On silence and concealment I resolvid,
Till time should make my father's fortune mine.
That very night on which my son was born,
My nurse, the only confident I had,

240 Set out with him to reach her sister's house : But nurse, nor infant have I ever seen, Or heard of, Anna, since that fatal hour. “ My murder'd child !-had thy fond Mother fear'd “ The loss of thee, she had loud fame defy'd, “ Despis'd her father's rage, her father's grief, “ And wander'd with thee through the scorning

world." Anna. No:seen nor heard of 1 then perhaps he lives.

D

Lady R. No. It was dark December; wind and rain Had beat all night. Across the Carron lay The destin'd road ; and in its swelling flood My faithful servant perish'd with my child. “Oh! hapless son of a most hapless sire ! “ But they are both at rest; and I alone “ Dwell in this world of woe, condemn’d to walk, “ Like a guilt-troubled ghost, my painful rounds;" Nor has despiteful fate permitted me The comfort of a solitary sorrow. Though dead to love, I was compell’d to wed

260 Randolph, who snatch'd me from a villain's arms; And Randolph now possesses the domains, That by Sir Malcolm's death on me devolv'd; Domains, that should to Douglas' son have giv'n A baron's title and a baron's power. “ Such were my soothing thoughts, while I bewailid “ The slaughter'd father of a son unborn. “ And when that son came, like a ray from heav'n, “ Wbich shines and disappears; alas ; my child ! “ How long did thy fond mother grasp the hope « Of having thee, she knew not how, restor'd. “ Year after year hath worn her hope away ; “ But left still undiminish'd her desire. Anna. The hand that spins th’uneven thread of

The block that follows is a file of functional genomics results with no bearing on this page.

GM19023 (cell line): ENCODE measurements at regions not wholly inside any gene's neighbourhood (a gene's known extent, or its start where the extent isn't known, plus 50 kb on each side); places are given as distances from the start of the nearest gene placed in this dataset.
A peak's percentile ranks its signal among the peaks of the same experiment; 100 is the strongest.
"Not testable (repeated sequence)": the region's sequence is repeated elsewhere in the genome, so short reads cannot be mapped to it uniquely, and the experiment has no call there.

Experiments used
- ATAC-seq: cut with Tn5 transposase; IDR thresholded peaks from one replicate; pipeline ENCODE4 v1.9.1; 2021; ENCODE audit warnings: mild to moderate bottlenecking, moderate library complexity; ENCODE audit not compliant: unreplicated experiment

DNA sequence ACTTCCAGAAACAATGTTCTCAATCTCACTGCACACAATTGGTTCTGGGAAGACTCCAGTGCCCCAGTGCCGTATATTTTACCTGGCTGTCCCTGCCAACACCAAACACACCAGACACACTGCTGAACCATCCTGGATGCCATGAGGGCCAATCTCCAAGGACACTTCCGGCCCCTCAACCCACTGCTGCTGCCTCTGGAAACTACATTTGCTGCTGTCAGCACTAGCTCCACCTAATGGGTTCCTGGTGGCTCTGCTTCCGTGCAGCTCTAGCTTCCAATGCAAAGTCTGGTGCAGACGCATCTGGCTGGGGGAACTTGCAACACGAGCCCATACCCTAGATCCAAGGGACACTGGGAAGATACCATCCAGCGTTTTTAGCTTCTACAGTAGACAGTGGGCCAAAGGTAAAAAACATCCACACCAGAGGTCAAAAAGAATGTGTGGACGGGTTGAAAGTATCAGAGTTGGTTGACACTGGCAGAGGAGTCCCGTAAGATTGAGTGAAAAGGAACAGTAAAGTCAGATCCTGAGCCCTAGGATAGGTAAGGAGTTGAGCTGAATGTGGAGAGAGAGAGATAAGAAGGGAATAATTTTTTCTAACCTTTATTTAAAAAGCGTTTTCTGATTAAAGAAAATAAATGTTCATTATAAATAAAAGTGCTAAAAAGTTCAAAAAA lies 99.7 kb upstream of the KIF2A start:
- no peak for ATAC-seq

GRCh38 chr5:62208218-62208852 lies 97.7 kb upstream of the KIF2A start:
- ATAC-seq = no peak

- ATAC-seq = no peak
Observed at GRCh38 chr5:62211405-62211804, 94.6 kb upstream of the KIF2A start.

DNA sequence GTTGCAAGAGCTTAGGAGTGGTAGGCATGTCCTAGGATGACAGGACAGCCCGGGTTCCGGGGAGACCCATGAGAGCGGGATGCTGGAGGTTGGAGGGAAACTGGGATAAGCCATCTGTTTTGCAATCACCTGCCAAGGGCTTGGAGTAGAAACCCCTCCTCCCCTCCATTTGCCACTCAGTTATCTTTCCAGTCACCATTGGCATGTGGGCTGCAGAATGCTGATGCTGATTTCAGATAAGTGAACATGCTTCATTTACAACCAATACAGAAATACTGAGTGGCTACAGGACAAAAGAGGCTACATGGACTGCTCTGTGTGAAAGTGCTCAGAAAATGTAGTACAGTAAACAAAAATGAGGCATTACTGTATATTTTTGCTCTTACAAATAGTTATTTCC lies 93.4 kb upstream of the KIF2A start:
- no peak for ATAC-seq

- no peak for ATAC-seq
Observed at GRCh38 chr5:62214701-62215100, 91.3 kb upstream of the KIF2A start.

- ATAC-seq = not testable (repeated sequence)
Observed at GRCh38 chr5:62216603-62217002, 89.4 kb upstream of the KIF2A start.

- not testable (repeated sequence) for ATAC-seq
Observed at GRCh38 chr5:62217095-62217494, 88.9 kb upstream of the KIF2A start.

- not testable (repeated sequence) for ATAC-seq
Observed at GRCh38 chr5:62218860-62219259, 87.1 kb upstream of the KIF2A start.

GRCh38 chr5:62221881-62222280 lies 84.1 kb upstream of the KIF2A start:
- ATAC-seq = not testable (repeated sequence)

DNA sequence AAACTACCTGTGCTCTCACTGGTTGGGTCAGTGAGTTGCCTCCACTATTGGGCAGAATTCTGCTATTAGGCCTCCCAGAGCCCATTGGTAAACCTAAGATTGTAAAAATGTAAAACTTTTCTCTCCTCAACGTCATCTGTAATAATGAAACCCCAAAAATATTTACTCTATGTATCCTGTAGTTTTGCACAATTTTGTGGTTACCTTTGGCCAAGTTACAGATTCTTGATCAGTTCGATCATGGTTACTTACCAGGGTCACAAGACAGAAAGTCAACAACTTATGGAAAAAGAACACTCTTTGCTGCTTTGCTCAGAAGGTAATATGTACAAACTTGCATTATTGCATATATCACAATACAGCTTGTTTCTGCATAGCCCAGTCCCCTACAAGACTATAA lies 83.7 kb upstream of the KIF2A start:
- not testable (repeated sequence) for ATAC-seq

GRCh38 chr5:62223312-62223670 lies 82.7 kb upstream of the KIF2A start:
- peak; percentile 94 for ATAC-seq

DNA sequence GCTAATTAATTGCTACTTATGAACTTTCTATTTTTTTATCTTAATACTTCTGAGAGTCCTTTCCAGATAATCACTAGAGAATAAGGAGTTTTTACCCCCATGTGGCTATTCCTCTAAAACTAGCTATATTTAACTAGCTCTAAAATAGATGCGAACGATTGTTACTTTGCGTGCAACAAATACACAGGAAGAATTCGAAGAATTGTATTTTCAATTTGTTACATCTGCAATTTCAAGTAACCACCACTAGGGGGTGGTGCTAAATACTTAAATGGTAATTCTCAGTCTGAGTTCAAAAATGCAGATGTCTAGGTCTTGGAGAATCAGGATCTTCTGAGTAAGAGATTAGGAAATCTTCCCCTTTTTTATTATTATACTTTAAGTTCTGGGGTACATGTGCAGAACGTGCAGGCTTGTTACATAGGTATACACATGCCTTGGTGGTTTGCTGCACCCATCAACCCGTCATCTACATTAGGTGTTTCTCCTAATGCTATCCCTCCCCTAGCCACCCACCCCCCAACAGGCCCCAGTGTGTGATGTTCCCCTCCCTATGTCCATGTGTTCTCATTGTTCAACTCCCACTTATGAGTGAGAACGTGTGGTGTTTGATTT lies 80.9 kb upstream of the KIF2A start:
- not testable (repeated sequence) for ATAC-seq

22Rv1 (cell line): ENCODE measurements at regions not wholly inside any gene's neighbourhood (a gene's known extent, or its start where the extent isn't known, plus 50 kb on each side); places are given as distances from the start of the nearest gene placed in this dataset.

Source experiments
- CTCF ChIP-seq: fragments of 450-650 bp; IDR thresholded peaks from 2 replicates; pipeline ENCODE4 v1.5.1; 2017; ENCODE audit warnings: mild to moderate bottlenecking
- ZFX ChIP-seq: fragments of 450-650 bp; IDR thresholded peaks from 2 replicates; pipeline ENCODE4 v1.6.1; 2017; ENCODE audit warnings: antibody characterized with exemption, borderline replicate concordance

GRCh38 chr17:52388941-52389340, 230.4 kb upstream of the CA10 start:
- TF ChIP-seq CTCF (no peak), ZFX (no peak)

life, « May smooth the length that's yet to come of yours.

Lady R. Not in this world; I have consider'd well " It's various evils, and on whom they fall. " Alas? how oft does goodness wound itself

" And sweet affection prove the spring of woe. 280
Oh! had I died when my lov'd husband fell !
Had some good angel op'd to me the book
Of Providence, and let me read my life,
My heart had broke, when I beheld the sum
Ofills, which one by one I have endur'd.

Anna. That God, whose ministers good angels are,
Hath shut the book, in mercy to mankind;
But we must leave this theme : Glenalvon comes ;
I saw him bend on you his thoughtful eyes,
And hitherwards he slowly stalks his way.

Lady R. I will avoid him. An ungracious person Is doub y irksome in an hour like this. Anna. Why speaks my lady thus of Randolph's

heir ? Lady R. Because he's not the heir of Randolph's

virtues.
Subtle and shrewd, he offers to mankind
An artificial image of himself :
And he with ease can vary to the taste
Of different men, its features. “ Seli-denied,

30.0 “ And master of his appetites he seems : “ But his fierce nature, like a fox chain'd up, “ Watches to seize unseen the wish'd-for prey. “ Never were vice and virtue pois'd so ill, " As in Glenalvon's unrelenting mind.” Yet is he brave and politic in war, And stands aloft in these unruly tiines. Why I describe him thus I'll tell hereafter.